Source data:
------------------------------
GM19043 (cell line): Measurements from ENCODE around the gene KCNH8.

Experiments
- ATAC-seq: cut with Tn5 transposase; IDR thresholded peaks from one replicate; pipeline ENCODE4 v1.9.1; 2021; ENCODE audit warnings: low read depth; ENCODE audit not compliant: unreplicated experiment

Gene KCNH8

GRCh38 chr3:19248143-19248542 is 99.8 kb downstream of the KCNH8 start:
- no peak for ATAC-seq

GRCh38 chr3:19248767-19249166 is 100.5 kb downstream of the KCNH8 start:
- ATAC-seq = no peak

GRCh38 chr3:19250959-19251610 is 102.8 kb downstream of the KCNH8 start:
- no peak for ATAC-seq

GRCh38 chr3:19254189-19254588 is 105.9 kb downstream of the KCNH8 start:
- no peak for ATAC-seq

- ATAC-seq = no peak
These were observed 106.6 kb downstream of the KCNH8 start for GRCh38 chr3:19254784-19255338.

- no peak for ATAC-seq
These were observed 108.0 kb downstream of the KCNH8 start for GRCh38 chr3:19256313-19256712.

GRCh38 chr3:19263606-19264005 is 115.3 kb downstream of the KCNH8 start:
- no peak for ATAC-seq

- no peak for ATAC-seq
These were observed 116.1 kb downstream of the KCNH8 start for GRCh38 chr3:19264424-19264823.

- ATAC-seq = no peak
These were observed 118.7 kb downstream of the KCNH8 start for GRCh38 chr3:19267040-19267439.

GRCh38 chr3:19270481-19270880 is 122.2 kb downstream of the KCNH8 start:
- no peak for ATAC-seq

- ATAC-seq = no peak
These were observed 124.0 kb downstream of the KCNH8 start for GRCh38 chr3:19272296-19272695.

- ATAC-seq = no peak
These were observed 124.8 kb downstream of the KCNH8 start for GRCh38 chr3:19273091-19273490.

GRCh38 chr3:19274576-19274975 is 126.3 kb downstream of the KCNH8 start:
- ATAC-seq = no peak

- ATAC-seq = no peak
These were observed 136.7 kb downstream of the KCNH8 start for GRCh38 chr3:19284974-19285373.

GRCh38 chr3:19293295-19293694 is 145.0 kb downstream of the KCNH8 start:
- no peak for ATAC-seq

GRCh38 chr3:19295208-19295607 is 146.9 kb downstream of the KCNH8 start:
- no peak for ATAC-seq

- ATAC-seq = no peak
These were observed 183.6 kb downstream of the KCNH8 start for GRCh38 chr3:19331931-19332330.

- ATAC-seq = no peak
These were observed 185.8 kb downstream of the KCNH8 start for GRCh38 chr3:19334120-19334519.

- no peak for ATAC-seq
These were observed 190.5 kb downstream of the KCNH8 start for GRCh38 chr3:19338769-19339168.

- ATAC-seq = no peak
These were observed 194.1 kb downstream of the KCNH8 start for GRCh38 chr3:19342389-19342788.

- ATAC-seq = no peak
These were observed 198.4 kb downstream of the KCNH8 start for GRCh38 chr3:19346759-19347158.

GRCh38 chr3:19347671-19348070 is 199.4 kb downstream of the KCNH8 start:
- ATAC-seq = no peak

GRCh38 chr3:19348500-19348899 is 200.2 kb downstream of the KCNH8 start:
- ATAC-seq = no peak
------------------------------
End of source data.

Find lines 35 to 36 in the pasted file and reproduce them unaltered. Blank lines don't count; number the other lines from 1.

GRCh38 chr3:19295208-19295607 is 146.9 kb downstream of the KCNH8 start:
- no peak for ATAC-seq